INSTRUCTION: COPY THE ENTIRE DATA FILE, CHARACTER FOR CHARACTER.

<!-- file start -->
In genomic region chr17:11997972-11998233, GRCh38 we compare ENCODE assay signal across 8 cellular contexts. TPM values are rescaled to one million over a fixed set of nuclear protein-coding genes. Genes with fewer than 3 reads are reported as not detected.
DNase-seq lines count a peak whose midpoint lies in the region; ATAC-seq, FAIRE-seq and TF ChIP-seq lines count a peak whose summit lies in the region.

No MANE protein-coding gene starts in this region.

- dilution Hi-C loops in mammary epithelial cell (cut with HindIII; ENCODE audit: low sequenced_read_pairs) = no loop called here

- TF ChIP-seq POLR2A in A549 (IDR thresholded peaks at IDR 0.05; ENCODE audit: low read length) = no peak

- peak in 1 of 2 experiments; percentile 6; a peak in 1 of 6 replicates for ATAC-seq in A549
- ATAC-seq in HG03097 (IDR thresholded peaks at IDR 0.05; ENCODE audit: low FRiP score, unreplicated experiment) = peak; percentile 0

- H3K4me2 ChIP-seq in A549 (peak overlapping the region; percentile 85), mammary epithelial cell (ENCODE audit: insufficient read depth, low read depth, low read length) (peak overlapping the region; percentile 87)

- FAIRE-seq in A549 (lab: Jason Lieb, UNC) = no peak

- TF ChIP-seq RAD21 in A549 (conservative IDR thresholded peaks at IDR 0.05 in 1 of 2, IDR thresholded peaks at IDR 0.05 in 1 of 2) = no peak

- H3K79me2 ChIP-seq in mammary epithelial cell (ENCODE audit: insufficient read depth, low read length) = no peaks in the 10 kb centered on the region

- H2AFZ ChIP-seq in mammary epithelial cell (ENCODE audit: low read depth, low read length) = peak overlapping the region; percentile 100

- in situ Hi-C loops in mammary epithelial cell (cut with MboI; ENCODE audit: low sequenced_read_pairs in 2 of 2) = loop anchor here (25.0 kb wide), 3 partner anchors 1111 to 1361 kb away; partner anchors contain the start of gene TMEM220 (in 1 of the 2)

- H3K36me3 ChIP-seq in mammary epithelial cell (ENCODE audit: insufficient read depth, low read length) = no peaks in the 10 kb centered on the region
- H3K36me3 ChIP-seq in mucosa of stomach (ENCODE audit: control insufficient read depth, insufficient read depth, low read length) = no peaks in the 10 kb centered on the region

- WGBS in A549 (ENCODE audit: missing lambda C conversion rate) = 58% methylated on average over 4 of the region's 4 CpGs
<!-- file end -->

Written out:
In genomic region chr17:11997972-11998233, GRCh38 we compare ENCODE assay signal across 8 cellular contexts. TPM values are rescaled to one million over a fixed set of nuclear protein-coding genes. Genes with fewer than 3 reads are reported as not detected.
DNase-seq lines count a peak whose midpoint lies in the region; ATAC-seq, FAIRE-seq and TF ChIP-seq lines count a peak whose summit lies in the region.

No MANE protein-coding gene starts in this region.

- dilution Hi-C loops in mammary epithelial cell (cut with HindIII; ENCODE audit: low sequenced_read_pairs) = no loop called here

- TF ChIP-seq POLR2A in A549 (IDR thresholded peaks at IDR 0.05; ENCODE audit: low read length) = no peak

- peak in 1 of 2 experiments; percentile 6; a peak in 1 of 6 replicates for ATAC-seq in A549
- ATAC-seq in HG03097 (IDR thresholded peaks at IDR 0.05; ENCODE audit: low FRiP score, unreplicated experiment) = peak; percentile 0

- H3K4me2 ChIP-seq in A549 (peak overlapping the region; percentile 85), mammary epithelial cell (ENCODE audit: insufficient read depth, low read depth, low read length) (peak overlapping the region; percentile 87)

- FAIRE-seq in A549 (lab: Jason Lieb, UNC) = no peak

- TF ChIP-seq RAD21 in A549 (conservative IDR thresholded peaks at IDR 0.05 in 1 of 2, IDR thresholded peaks at IDR 0.05 in 1 of 2) = no peak

- H3K79me2 ChIP-seq in mammary epithelial cell (ENCODE audit: insufficient read depth, low read length) = no peaks in the 10 kb centered on the region

- H2AFZ ChIP-seq in mammary epithelial cell (ENCODE audit: low read depth, low read length) = peak overlapping the region; percentile 100

- in situ Hi-C loops in mammary epithelial cell (cut with MboI; ENCODE audit: low sequenced_read_pairs in 2 of 2) = loop anchor here (25.0 kb wide), 3 partner anchors 1111 to 1361 kb away; partner anchors contain the start of gene TMEM220 (in 1 of the 2)

- H3K36me3 ChIP-seq in mammary epithelial cell (ENCODE audit: insufficient read depth, low read length) = no peaks in the 10 kb centered on the region
- H3K36me3 ChIP-seq in mucosa of stomach (ENCODE audit: control insufficient read depth, insufficient read depth, low read length) = no peaks in the 10 kb centered on the region

- WGBS in A549 (ENCODE audit: missing lambda C conversion rate) = 58% methylated on average over 4 of the region's 4 CpGs